E-finance equities: A new breed of online equity firm
When the first generation of online firms appeared in the US equity market, they loudly broadcast their ambitions to take on the established players in distribution and new issues. Some made a brief impression, a few managed to get themselves acquired by their larger rivals, many failed. The big firms rolled on. The latest group of internet start-ups have learned a lesson: don’t compete directly with the big equity firms, do something they don’t do.
The equity market has found itself relegated to bit-part player in the technology stakes in the last 12 months, a far cry from 1999, when the internet revolution seemed set to transform share trading. Throughout 2000 first the credit markets and then the foreign exchange markets began to exploit the internet more. And then there was the March-April Nasdaq crash, followed by another stock price crash which also hit the New York Stock Exchange. Equities, for three years the big money-spinner in many investors' portfolios, as well as the breeding ground for countless new business proposals, suddenly wasn't so hot. Online brokers experienced a downturn in business, and full-service brokers - those staffed by human beings offering advice - are back in fashion. Analysts are now predicting that 2001 will be the year of online retail broker consolidation in the US.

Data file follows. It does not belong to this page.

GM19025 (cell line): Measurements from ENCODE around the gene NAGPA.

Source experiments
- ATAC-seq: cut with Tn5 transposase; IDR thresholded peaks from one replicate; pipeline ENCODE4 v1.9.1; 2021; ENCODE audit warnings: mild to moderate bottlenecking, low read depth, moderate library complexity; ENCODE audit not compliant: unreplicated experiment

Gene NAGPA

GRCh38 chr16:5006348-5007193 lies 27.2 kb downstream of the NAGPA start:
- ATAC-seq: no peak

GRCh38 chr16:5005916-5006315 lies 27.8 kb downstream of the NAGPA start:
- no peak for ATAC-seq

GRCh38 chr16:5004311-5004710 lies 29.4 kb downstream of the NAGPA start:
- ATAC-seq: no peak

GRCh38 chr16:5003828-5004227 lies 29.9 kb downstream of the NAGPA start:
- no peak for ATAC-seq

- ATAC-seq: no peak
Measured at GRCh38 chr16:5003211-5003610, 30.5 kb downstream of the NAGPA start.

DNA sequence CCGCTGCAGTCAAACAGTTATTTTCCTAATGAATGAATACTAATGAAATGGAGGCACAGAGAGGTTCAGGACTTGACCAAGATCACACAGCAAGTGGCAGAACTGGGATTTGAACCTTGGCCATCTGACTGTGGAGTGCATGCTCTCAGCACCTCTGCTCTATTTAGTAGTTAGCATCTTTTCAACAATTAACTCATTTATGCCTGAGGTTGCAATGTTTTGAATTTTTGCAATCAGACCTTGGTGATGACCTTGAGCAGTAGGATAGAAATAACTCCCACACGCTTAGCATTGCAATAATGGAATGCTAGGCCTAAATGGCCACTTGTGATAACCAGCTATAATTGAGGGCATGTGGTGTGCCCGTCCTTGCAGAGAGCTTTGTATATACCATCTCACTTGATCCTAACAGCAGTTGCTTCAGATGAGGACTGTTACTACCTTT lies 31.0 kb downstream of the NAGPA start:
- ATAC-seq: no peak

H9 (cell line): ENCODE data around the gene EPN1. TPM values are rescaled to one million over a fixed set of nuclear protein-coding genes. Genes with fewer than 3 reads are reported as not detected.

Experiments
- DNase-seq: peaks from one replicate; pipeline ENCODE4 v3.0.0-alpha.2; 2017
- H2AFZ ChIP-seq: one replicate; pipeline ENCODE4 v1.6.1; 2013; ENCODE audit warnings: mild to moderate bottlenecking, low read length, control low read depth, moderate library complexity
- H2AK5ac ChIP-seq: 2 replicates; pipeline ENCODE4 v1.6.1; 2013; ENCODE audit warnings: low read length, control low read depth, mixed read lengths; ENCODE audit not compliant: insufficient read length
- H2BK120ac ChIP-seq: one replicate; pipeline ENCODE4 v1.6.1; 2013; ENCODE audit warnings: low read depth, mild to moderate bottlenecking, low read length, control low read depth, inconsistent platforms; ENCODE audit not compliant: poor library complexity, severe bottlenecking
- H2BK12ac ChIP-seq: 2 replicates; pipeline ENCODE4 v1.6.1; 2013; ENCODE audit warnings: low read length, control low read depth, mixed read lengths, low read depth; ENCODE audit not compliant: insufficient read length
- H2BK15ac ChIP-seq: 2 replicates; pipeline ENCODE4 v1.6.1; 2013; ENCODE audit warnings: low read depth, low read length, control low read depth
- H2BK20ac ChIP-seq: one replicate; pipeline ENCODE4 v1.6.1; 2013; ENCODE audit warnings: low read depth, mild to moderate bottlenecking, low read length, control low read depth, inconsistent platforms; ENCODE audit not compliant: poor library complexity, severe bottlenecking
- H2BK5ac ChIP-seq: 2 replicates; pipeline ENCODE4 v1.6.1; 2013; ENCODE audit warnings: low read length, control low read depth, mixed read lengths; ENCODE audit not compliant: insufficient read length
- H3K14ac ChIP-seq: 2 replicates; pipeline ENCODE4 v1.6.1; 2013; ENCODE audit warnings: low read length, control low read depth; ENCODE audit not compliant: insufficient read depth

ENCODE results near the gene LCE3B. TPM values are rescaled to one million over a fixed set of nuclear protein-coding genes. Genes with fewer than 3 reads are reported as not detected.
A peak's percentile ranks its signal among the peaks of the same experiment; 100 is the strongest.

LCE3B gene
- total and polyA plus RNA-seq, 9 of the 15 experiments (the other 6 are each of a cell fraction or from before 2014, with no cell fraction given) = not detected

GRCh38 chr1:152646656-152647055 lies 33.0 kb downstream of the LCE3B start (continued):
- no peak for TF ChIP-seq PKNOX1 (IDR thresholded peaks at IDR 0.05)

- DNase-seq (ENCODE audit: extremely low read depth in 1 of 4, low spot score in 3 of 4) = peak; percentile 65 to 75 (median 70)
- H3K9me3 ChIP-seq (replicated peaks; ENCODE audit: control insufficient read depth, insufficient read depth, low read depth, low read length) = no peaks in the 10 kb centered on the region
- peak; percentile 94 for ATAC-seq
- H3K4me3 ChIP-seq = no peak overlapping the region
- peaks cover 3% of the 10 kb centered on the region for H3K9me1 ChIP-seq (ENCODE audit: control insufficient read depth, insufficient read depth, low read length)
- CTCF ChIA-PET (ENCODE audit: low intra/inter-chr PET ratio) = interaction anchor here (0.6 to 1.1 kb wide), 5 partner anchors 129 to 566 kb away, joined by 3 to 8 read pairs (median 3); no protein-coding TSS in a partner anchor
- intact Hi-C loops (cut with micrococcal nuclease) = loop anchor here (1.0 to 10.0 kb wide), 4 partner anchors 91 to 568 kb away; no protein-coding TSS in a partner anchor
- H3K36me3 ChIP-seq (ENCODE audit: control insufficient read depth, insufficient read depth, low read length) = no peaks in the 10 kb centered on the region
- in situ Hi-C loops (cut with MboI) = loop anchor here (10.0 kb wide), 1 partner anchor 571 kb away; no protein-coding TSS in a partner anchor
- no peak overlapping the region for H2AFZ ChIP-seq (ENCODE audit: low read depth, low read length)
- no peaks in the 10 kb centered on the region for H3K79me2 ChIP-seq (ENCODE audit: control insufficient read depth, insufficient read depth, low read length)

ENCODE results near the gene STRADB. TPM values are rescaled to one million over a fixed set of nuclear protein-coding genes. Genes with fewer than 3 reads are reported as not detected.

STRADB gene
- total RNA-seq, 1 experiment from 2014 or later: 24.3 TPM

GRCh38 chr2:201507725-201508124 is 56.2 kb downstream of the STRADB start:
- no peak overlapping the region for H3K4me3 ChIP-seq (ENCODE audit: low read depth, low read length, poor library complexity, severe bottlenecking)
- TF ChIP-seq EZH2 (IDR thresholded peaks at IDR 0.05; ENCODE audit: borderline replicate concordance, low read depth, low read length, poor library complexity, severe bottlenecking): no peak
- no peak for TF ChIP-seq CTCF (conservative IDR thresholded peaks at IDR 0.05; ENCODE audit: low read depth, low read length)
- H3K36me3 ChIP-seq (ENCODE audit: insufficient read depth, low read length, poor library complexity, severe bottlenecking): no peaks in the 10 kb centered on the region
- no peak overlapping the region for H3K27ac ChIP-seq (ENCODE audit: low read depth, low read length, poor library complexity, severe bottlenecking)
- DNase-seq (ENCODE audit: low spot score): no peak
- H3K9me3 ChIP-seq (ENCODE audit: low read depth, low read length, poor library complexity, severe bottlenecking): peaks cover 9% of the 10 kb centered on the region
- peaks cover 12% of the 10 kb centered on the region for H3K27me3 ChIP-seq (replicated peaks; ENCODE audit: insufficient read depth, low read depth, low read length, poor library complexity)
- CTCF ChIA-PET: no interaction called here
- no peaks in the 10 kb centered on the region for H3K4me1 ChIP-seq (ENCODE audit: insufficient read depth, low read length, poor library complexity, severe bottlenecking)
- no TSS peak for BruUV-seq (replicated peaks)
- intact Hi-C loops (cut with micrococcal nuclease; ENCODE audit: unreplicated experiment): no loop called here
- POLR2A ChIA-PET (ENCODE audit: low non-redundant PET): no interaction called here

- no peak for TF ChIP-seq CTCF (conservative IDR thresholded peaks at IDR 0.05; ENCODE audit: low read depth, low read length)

Wit Capital is the bellwether for this part of the industry. It began in the mid-1990s as an online investment bank looking to empower retail investors, but underwent a two-stage transformation, starting at the end of 1999 when it bought institutional sales research and trading boutique Soundview (and changed its name to Wit Soundview).